Happy Publication Day to The Other People by C.J. Tudor!
Gabe and his wife, Jenny, have been drifting apart. She gives him an ultimatum: one night a week, no working late, no other commitments—he needs to be on time for family dinner and to put their daughter, Izzy, to bed with a story. Racing home on the M1 so he will be on time, Gabe is stopped in traffic behind an old car covered in stickers. As he reads the platitudes, he sees a child’s face—it’s Izzy, who whispers “Daddy.”
Three years later, Gabe lives in an RV and drives the motorways hoping to see the car again even though everyone else believes she’s dead. Then, a mysterious figure known only to Gabe beckons him to a remote lake: he’s found the car with an unidentified adult body inside. Clues in the car point to The Other People, a dark web community of wounded souls who find justice—in exchange for a favor that is less than optional.
Fran and her daughter, Alice, understand Gabe’s life. They, too, make their home on the motorways, but they are desperate to disappear. Fran knows more than she should about The Other People, and if they find her and Alice, Fran knows they’ll be killed.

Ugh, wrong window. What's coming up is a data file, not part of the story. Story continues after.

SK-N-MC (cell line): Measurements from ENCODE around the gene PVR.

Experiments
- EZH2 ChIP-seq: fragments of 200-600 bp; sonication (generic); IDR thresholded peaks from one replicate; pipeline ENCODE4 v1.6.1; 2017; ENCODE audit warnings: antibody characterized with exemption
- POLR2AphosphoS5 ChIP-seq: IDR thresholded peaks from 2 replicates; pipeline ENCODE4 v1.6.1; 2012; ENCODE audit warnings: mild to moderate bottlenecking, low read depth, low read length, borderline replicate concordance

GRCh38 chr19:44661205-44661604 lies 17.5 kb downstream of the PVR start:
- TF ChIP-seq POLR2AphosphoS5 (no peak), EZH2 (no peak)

As Gabe tries to uncover the trail of The Other People to find Izzy and Fran and Alice attempt to outwit him, the secret association mobilizes to stop them at any cost. In the process, Gabe allies with Katie, a waitress from the night shift at one of the service areas, but that only puts her and her two children in the crosshairs. They must confront their deepest secrets and shameful pasts if they are to find the truth about Izzy and survive The Other People.
The Other People captured my attention. While some of the plot was self-evident, other developments made my jaw drop. Gabe, Katie, Fran, and Alice were all interesting characters, and the Samaritan was an intriguing cypher throughout the book. I also liked having the motorways as the primary setting—a place of transience and anonymity seemed fitting for the characters. I didn’t enjoy the supernatural element that wove through the book, though. It wasn’t ever explained to my satisfaction, and I think the plot would have stood alone without that element. Regardless, I enjoyed The Other People and would encourage fans of Tudor or Stephen King to add this to their reading list.
Thank you to NetGalley and Ballantine Books/Random House for providing an advance reading copy in exchange for an honest review.